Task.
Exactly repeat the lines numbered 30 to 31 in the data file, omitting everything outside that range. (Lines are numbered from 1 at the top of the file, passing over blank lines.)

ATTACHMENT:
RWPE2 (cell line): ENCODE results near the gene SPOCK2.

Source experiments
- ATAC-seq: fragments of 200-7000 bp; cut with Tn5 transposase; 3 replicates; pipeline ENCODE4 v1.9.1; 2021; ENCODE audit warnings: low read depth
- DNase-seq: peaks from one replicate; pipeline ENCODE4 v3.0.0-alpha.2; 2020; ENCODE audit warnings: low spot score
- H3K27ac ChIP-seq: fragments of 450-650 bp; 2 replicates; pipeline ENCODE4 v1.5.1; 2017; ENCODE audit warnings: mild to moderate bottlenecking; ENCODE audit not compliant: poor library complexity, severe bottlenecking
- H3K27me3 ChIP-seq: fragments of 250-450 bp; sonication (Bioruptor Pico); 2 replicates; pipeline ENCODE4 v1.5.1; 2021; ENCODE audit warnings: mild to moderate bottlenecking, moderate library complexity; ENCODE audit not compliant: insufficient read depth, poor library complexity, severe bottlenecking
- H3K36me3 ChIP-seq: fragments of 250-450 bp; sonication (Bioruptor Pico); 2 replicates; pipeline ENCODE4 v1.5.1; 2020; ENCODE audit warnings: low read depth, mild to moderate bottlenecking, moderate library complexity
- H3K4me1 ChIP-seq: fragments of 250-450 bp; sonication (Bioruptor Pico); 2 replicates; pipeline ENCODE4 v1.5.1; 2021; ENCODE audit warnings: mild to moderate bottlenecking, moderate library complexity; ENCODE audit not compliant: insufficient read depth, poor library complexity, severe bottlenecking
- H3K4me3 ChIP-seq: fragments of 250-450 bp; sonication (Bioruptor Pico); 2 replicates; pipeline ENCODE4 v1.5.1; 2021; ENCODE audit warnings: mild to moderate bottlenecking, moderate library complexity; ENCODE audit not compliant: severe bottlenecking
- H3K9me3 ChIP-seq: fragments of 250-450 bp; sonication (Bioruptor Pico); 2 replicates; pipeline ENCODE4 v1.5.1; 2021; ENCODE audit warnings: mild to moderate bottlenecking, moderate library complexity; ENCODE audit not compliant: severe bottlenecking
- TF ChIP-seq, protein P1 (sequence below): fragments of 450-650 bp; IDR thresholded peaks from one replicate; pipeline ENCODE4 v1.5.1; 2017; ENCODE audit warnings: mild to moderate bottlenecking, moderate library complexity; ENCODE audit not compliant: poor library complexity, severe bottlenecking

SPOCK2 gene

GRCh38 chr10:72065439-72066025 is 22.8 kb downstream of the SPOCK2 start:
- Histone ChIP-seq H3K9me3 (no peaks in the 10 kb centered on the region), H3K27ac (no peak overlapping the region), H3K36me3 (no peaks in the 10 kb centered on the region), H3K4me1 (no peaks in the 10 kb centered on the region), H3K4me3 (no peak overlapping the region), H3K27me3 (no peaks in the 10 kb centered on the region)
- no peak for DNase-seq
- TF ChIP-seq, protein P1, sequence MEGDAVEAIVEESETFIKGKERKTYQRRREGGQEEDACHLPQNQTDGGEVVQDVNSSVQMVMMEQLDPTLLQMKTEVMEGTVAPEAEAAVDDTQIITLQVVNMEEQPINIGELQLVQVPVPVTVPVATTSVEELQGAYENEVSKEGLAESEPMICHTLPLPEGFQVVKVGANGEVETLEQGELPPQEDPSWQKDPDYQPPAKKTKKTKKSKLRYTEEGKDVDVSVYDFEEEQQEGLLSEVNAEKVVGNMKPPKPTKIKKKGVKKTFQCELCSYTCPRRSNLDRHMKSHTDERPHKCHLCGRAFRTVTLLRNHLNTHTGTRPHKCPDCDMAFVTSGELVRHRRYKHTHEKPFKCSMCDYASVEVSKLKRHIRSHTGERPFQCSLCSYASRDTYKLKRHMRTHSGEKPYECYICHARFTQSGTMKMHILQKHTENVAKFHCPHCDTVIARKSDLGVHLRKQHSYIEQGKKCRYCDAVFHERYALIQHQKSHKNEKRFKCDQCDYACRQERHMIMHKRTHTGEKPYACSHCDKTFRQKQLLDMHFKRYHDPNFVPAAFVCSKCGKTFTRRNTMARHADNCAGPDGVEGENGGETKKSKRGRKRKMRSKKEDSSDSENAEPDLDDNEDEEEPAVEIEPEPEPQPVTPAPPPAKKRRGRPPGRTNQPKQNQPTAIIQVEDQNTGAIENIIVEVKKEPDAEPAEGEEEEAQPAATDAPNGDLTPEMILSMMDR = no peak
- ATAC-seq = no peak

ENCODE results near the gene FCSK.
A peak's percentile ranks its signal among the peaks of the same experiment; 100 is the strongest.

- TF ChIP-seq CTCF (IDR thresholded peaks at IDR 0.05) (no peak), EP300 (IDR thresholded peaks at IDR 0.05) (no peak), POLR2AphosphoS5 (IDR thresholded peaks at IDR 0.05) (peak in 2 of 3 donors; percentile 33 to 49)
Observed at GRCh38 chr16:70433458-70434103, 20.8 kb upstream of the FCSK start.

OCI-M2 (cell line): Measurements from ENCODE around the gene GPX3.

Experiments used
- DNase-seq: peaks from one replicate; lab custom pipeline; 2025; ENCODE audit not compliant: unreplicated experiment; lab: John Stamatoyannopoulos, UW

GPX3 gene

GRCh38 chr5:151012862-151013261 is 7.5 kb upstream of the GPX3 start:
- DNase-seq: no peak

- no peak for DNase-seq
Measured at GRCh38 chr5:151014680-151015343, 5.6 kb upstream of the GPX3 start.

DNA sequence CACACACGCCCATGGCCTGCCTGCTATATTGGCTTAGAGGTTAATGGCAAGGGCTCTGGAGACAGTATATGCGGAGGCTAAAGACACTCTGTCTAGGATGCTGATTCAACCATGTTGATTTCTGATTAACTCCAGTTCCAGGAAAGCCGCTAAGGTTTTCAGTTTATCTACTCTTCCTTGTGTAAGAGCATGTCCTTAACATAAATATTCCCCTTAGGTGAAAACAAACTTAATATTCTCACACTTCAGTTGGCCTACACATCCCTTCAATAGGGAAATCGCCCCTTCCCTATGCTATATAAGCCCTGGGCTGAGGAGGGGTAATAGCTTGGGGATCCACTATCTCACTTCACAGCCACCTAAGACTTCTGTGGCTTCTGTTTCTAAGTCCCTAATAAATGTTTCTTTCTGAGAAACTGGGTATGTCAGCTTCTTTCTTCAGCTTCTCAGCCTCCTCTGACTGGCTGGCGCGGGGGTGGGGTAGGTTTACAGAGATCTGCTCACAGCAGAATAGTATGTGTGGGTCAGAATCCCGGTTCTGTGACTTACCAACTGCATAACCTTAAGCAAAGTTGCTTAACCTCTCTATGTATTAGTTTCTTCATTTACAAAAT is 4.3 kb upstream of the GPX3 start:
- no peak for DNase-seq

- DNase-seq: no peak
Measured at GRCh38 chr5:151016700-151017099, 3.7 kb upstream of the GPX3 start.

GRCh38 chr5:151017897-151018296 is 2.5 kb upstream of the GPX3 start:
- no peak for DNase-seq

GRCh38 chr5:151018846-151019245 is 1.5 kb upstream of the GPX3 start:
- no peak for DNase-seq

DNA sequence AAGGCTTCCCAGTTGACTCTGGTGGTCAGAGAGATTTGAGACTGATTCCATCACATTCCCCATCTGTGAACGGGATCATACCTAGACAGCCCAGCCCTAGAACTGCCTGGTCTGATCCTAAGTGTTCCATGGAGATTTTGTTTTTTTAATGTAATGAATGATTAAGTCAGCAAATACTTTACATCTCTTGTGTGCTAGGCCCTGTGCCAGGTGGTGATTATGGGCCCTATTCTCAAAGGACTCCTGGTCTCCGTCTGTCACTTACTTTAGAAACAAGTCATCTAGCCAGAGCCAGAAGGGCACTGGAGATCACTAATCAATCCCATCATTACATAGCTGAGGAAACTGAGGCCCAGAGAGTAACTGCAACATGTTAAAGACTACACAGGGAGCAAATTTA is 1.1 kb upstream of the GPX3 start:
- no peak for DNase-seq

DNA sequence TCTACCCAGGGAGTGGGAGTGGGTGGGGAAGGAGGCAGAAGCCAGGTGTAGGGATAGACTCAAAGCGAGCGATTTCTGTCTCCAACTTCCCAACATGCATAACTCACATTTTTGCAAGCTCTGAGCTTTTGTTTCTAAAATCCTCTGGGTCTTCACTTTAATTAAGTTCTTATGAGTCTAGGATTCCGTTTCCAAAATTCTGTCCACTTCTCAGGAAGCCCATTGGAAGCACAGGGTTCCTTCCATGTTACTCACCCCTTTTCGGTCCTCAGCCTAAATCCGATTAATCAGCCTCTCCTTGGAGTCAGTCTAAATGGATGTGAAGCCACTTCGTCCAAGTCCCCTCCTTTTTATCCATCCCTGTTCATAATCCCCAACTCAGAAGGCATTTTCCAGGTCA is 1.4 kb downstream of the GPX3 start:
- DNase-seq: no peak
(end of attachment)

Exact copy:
DNA sequence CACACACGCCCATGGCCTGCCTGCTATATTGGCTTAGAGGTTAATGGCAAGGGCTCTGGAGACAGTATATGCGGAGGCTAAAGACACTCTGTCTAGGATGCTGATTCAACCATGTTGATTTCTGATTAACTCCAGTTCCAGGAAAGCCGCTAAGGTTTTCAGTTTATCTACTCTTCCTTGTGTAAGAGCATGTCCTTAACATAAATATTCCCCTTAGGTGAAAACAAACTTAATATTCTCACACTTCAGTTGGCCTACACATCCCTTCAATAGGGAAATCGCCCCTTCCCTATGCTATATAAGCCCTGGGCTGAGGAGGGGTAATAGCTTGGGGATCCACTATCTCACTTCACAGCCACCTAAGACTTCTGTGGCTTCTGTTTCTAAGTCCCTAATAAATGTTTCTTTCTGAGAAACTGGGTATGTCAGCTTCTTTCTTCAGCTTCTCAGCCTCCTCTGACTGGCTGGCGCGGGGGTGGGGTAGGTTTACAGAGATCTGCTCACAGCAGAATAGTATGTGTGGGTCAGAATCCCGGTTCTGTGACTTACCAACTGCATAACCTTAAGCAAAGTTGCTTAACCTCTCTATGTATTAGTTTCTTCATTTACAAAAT is 4.3 kb upstream of the GPX3 start:
- no peak for DNase-seq